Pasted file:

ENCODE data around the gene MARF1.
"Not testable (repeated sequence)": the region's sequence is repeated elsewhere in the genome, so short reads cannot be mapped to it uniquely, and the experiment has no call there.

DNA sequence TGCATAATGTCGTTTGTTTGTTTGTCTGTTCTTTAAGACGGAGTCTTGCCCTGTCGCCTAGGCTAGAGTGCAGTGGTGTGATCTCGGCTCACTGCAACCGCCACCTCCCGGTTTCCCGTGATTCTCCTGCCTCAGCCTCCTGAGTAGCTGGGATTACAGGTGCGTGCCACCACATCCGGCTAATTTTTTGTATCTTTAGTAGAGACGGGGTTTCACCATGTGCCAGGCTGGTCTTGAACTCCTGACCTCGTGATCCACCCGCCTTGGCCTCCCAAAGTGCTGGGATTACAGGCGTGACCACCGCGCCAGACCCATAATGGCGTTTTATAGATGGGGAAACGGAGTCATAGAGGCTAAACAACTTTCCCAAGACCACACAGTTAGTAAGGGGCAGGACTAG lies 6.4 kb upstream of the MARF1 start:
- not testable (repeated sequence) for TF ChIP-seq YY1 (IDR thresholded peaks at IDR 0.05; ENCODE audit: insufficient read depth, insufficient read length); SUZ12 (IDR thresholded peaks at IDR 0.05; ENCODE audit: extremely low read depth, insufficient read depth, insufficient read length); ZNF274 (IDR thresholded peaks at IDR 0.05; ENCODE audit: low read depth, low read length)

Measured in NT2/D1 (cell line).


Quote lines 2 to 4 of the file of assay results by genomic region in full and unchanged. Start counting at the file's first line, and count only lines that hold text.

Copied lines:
"Not testable (repeated sequence)": the region's sequence is repeated elsewhere in the genome, so short reads cannot be mapped to it uniquely, and the experiment has no call there.

DNA sequence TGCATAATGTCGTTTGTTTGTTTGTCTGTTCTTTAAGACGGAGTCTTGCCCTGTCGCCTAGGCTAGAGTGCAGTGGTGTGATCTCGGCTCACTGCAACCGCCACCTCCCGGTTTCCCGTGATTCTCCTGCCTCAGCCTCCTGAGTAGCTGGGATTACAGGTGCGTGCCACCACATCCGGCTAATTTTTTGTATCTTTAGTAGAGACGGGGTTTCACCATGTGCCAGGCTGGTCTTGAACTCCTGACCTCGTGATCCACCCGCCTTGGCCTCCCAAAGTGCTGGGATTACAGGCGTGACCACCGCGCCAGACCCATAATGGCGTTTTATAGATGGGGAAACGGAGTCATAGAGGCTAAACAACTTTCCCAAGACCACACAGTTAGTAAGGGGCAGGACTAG lies 6.4 kb upstream of the MARF1 start:
- not testable (repeated sequence) for TF ChIP-seq YY1 (IDR thresholded peaks at IDR 0.05; ENCODE audit: insufficient read depth, insufficient read length); SUZ12 (IDR thresholded peaks at IDR 0.05; ENCODE audit: extremely low read depth, insufficient read depth, insufficient read length); ZNF274 (IDR thresholded peaks at IDR 0.05; ENCODE audit: low read depth, low read length)